Wednesday, 2 May 2007

The long road to Hebron



By Khaled Diab

The quickest way to get from Ramallah to el-Khalil (Hebron) is via Jerusalem – a journey that should take just over half an hour.

But the Israeli occupation in all its infinite wisdom provides Palestinians with the unavoidable opportunity to take the scenic route, along secondary roads, via Bethlehem – a journey which takes two hours, assuming you don’t have to stop long at the checkpoint and there is no heightened state of emergency.

While the rest of the world goes about its business at increasingly break-neck speeds – the Maglev train in Japan can go almost as fast as a plane and Paris is now only an hour away from Brussels via a high-speed rail link – the Israeli authorities have enabled the Palestinians to go about their lives at a more leisurely pace.

Who needs a high-octane-rapid-burnout career when they can, instead, simmer slowly in the bubbling frustration of unemployment and poverty? And if you have a job, why overwork yourself dashing from one appointment to the next, when you can stop and smell the flowers, or admire the midday sun as it hangs perpendicular over your sweating brow while you kick your heels at a checkpoint?

And don’t forget the flora and fauna. Look around you and marvel at the growing forest of settlements that have been planted on almost every hilltop and in many valleys, and why not follow the wild growth of the security wall as it cuts through people’s backyards and land?

All this, and much more, you can do, as a Palestinian, on the long roads between Palestinian towns.

The Israelis believe the checkpoints and road blocks are justified because they prevent would-be suicide bombers from crossing into Israel and murdering Israeli citizens - I had lunch at a roadside cafe near Haifa where a large attack had occurred and, while there, Tzachi admitted to me that he sometimes thought about the best place to seat his children so that they would be shielded from a possible attack.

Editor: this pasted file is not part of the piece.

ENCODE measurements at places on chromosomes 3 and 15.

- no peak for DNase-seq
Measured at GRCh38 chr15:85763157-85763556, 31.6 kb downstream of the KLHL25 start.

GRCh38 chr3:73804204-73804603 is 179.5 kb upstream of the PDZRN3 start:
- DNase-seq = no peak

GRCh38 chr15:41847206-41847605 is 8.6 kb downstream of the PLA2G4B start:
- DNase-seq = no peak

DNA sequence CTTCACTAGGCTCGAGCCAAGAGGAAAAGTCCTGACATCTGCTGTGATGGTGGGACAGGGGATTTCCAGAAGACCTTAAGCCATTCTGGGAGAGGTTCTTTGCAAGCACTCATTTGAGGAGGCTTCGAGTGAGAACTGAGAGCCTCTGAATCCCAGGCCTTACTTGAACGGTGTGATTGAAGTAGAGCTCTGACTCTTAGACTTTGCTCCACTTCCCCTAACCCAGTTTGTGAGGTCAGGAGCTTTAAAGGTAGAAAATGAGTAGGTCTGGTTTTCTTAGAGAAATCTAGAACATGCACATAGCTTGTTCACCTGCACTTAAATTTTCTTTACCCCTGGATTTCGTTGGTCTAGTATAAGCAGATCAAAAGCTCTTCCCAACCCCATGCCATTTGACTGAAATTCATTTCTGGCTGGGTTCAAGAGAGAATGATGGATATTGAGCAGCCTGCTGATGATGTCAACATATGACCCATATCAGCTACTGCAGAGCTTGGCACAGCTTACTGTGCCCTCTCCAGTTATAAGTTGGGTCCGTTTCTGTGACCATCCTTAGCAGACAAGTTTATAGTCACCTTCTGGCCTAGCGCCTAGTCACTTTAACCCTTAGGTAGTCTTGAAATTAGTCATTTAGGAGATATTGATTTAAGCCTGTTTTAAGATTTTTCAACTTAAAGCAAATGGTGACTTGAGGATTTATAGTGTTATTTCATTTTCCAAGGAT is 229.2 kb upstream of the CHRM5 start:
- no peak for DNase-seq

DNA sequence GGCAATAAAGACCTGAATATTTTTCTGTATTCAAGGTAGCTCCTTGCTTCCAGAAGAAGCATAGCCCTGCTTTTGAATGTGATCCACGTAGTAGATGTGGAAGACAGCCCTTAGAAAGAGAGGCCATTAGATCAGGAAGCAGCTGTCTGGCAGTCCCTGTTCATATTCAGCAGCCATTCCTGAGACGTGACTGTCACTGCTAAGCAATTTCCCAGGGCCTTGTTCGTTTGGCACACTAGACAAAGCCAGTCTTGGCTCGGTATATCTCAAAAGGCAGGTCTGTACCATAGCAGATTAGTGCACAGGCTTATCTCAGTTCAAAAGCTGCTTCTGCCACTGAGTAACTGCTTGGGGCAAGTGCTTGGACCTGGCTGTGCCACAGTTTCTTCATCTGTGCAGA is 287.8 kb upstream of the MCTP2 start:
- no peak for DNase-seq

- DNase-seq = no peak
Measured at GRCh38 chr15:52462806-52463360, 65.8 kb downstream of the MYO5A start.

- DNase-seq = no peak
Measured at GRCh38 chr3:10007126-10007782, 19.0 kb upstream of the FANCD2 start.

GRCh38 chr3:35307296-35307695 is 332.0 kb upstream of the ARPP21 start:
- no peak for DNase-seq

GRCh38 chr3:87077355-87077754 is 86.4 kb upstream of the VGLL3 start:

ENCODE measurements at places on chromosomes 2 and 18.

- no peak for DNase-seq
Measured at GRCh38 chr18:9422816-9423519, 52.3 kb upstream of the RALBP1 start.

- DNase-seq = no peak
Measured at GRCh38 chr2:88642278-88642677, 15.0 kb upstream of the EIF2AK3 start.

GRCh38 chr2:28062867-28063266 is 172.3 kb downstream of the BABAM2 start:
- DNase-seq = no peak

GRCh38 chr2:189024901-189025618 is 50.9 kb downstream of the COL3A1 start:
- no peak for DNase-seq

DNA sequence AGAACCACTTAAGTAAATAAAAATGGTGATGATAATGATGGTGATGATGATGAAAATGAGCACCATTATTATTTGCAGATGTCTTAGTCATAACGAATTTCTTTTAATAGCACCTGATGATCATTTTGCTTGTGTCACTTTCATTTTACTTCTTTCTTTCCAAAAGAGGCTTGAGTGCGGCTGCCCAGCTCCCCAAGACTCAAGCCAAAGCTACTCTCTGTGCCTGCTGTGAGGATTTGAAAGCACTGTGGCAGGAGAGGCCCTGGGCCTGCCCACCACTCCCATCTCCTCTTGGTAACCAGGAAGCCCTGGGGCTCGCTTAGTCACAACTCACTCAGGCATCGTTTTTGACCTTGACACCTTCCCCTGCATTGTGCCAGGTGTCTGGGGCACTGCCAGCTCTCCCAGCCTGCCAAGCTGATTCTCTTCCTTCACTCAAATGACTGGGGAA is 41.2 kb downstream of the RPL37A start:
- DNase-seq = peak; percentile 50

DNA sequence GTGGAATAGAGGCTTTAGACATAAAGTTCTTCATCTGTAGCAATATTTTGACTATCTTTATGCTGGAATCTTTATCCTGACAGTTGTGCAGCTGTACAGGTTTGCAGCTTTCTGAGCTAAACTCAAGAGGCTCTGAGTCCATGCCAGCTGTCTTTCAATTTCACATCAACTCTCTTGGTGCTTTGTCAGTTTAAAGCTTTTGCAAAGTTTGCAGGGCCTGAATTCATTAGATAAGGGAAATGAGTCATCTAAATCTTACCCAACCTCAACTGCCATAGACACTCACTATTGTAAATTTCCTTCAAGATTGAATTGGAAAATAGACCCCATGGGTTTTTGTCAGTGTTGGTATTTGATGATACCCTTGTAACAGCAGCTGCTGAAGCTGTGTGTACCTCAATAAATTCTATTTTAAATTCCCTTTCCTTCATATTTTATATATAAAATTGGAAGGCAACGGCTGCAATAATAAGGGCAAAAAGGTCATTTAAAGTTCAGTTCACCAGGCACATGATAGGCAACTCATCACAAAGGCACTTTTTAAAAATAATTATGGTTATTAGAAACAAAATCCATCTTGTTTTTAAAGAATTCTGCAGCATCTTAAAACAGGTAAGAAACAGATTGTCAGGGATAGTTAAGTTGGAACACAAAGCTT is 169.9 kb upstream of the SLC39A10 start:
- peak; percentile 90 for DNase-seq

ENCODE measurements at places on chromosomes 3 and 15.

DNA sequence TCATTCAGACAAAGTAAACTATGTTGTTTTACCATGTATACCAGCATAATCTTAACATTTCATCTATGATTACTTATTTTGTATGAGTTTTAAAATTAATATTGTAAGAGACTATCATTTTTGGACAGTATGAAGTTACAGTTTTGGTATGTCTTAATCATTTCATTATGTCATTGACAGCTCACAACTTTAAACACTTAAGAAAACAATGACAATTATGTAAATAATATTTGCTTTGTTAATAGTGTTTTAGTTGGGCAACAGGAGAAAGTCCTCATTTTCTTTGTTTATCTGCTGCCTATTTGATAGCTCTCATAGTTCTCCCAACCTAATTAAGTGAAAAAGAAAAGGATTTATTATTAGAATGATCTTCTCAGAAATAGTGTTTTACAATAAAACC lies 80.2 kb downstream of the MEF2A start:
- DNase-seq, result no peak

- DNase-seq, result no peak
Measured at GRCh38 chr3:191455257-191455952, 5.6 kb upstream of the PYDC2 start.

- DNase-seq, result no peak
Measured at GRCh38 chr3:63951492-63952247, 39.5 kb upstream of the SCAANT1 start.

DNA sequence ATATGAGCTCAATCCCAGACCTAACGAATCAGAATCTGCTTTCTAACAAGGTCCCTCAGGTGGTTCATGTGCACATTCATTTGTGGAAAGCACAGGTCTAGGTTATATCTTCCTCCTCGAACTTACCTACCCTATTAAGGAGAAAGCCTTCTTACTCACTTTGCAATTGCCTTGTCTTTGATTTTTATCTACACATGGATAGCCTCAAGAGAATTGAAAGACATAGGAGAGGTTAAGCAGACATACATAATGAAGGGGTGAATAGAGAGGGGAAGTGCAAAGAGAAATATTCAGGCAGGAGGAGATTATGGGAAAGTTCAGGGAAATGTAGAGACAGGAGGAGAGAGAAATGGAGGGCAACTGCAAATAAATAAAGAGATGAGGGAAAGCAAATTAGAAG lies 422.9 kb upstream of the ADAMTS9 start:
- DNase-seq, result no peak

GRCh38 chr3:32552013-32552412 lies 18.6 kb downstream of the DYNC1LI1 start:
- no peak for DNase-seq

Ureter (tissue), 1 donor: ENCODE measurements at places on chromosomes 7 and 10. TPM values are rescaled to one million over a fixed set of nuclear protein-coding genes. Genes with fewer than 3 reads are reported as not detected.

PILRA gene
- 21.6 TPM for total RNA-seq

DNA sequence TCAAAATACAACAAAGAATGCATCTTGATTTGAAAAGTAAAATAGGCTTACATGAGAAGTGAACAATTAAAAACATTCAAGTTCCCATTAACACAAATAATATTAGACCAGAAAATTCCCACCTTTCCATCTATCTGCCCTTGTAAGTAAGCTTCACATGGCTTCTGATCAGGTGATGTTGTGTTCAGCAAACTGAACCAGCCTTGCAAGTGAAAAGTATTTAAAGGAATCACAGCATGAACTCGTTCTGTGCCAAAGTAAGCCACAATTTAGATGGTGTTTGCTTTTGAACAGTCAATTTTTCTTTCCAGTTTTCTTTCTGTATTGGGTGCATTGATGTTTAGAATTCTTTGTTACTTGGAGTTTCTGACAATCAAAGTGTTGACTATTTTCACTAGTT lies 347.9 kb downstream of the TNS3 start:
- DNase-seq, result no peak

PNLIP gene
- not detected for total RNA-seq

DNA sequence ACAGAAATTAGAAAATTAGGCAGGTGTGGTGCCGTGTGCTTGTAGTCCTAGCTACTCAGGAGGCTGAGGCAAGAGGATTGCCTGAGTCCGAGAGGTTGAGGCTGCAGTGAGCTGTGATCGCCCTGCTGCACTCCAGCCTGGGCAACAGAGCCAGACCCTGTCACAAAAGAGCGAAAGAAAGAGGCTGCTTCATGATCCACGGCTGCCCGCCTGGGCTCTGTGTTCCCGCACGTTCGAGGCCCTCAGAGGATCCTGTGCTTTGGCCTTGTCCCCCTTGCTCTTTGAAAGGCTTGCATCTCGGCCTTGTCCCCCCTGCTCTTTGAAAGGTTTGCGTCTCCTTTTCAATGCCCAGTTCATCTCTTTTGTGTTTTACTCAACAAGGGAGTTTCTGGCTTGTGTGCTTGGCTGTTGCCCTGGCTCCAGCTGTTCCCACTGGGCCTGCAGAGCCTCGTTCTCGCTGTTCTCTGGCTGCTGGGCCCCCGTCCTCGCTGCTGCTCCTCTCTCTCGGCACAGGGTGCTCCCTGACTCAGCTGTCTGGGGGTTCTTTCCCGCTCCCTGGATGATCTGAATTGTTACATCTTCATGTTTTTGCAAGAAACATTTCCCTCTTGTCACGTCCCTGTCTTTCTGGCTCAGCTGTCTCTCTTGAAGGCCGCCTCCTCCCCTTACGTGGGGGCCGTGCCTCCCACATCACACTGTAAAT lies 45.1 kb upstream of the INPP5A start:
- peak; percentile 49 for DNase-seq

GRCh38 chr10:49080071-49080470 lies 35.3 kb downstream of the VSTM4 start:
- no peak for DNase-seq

The Palestinians see them as yet another form of collective punishment that may slow but not prevent a determined extremist from getting through, especially since the back ways are often left unguarded. In addition, they are bewildered why, if Israelis are so concerned about their well-being, do they build so many vulnerable settlements on Palestinian land and push more Palestinians to extremes? A couple of Palestinians I met went so far as to suggest that this was part of an elaborate policy to make daily life unbearable for Palestinians, to 'encourage' many of them to leave the land 'voluntarily'.

Splitting the Palestinian atom
For me, the journey was a chance to have a long chat with my companion from a Palestinian NGO. He spent the first part of the drive tracing the course of the settlements which have mushroomed up on much of the available land between the Palestinian towns, penning them in and inhibiting their future growth.

A practical illustration of the atomised nature of the West Bank – which is supposed to represent the heartland of a future Palestinian state – is that every few minutes, my companion would have to switch between his Palestinian and Israeli mobile phones when he needed to talk to his colleagues and the group of European NGO activists we were due to meet in Hebron.

My companion is the third generation of his family to live in the Kalandiya refugee camp, which is home to over 10,000 registered Palestinian refugees and was established in 1949, shortly after the armistice in the first Arab-Israeli war. Israel considers it to be part of ‘Greater Jerusalem’. “The camp still witness clashes with Israeli soldiers and frequent stone throwing incidents,” according to UNRWA.

My companion pointed out the densely populated and walled-off camp as we drove past it. “It’s often hard to sleep,” he confessed to me. “Israeli soldiers regularly patrol under my window late and I hear armoured cars passing all night.”